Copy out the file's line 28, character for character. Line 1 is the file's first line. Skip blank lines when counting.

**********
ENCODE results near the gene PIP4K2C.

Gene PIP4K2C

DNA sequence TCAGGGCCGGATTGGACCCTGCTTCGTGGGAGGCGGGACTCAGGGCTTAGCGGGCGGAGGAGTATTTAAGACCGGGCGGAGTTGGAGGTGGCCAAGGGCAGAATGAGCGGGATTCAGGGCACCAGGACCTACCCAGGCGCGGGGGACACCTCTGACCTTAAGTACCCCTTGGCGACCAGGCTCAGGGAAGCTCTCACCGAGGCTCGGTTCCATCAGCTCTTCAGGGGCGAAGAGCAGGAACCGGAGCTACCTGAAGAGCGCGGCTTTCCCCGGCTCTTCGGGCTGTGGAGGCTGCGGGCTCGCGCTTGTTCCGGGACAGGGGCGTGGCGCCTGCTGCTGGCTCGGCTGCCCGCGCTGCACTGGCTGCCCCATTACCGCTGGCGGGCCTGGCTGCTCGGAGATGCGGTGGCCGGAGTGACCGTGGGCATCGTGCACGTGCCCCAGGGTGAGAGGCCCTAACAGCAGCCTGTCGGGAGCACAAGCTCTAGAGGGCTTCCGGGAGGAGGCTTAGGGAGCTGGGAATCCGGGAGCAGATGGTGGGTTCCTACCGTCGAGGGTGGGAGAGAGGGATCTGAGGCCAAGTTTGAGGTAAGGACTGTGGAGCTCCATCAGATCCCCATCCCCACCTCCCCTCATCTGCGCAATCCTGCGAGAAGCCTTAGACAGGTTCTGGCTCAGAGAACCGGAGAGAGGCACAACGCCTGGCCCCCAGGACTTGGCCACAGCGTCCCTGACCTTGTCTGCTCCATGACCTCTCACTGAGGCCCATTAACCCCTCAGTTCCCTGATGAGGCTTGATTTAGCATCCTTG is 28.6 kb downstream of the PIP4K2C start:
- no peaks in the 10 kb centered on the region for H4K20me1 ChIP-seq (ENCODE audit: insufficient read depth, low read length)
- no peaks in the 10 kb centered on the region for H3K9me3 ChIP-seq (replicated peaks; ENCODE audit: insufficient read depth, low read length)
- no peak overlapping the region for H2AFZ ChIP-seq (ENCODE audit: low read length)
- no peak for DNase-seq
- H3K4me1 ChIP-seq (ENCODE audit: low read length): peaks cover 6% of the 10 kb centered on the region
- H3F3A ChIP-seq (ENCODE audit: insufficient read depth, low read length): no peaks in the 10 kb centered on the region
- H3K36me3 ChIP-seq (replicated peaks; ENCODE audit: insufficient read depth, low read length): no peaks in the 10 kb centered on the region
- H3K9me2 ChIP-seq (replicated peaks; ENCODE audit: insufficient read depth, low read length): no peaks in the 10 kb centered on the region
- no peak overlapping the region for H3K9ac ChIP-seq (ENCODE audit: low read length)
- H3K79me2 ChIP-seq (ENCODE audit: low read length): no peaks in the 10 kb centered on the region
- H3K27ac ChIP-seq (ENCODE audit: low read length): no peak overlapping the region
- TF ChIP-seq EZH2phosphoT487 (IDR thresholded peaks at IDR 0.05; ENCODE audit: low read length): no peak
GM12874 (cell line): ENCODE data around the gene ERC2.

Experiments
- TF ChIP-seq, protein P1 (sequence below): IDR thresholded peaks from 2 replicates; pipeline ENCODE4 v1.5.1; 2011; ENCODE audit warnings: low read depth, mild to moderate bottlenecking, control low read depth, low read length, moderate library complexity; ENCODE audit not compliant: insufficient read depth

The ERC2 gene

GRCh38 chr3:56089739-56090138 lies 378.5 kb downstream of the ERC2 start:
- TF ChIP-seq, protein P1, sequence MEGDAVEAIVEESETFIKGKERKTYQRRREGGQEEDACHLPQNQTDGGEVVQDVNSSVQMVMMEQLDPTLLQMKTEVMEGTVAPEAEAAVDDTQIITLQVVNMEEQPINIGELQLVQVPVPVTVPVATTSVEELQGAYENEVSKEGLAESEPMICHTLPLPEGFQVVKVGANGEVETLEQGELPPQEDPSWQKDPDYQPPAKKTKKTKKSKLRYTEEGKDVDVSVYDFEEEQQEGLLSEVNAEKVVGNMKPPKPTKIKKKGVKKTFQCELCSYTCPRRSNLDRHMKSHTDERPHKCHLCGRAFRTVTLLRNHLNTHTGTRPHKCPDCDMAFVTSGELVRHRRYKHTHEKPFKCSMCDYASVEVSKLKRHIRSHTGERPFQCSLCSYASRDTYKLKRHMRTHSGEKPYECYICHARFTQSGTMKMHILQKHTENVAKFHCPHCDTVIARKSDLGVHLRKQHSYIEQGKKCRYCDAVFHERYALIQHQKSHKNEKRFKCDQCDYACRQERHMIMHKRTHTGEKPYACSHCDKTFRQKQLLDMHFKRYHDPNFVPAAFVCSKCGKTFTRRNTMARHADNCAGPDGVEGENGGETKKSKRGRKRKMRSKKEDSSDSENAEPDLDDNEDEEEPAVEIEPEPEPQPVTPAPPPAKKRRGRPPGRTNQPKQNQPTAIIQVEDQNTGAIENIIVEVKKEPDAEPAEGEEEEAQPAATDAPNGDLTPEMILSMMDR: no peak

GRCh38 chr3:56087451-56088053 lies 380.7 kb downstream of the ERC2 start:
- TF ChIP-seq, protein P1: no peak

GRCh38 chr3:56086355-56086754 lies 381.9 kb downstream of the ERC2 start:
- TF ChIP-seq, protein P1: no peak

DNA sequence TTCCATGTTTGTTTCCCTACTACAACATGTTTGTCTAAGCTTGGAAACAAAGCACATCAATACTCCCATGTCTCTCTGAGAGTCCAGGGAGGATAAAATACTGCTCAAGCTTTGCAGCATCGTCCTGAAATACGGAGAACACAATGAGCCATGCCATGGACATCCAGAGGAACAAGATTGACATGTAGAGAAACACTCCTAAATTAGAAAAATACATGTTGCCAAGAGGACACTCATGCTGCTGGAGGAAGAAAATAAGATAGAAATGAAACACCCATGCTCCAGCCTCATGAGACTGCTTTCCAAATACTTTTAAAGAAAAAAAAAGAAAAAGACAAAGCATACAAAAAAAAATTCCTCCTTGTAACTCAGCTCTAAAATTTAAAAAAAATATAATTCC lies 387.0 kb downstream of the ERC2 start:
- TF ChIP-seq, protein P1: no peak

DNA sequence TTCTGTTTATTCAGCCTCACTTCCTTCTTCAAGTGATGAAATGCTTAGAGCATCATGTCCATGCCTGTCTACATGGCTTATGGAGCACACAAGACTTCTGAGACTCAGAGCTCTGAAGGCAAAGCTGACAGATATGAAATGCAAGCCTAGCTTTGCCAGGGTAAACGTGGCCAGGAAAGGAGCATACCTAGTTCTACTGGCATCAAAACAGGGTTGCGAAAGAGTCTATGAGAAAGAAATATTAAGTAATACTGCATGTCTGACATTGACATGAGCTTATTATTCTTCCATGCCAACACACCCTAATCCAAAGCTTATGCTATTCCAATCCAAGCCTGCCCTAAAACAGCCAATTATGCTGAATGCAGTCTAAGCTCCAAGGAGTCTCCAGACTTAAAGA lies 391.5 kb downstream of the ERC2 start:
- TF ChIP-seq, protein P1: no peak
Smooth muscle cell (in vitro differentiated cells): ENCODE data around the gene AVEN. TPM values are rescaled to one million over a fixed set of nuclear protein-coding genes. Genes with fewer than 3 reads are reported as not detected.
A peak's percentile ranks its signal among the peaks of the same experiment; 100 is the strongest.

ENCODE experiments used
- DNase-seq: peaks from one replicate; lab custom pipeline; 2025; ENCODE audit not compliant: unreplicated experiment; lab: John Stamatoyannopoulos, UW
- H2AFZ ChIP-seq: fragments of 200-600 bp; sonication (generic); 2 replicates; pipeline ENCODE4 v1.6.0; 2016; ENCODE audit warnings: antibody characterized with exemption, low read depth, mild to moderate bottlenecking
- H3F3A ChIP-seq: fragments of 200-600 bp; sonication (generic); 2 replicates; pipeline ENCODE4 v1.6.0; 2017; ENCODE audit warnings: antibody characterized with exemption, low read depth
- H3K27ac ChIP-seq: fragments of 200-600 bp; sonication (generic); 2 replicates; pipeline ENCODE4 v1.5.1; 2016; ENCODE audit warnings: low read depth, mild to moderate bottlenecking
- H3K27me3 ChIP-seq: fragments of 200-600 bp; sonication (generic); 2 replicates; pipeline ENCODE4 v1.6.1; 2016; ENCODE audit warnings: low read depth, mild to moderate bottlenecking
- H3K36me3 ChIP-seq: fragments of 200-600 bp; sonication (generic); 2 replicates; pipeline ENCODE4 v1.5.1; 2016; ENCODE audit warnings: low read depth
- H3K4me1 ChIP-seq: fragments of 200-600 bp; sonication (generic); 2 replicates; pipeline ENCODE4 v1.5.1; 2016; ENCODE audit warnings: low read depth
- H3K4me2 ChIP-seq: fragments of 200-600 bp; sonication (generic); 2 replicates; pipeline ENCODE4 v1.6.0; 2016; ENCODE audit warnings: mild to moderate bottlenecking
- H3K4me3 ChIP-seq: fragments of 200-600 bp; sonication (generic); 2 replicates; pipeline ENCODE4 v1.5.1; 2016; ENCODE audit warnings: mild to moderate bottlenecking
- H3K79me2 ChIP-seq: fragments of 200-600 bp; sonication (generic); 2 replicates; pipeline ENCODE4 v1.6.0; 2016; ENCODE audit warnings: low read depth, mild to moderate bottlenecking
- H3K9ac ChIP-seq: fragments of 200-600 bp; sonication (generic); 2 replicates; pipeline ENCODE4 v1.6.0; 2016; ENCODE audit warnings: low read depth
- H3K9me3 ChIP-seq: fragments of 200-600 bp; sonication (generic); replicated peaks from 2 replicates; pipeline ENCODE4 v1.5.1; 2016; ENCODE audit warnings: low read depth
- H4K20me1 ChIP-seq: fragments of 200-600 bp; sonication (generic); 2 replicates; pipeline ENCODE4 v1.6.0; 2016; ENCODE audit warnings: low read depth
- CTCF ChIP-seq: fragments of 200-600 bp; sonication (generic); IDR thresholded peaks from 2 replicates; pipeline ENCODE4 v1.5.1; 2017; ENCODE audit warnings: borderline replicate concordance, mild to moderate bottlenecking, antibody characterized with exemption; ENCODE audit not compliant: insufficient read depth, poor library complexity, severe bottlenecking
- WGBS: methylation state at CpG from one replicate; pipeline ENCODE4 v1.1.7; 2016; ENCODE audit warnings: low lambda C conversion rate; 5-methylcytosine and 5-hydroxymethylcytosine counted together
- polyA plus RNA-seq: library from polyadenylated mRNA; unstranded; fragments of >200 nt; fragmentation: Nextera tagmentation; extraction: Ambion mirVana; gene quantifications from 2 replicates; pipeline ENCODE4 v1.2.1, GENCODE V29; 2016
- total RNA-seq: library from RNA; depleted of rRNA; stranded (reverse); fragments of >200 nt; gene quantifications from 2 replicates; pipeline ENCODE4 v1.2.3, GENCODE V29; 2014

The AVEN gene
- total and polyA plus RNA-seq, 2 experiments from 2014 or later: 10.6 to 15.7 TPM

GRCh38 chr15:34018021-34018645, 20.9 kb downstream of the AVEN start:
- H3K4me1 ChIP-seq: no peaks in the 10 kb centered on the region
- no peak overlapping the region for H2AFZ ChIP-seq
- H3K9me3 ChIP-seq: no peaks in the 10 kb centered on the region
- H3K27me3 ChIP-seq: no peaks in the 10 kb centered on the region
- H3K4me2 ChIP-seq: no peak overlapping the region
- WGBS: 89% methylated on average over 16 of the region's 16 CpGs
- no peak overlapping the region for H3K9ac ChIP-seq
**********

DNA sequence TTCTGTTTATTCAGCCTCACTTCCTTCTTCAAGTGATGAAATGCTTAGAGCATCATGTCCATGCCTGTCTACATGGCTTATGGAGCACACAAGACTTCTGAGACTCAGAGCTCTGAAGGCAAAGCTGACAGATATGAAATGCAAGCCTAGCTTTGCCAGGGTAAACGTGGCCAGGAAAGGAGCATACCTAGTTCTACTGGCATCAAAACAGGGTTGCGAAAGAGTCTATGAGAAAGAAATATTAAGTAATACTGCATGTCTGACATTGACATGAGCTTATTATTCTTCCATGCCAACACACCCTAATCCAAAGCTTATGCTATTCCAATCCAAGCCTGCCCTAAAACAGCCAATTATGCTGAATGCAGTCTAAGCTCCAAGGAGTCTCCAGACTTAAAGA lies 391.5 kb downstream of the ERC2 start: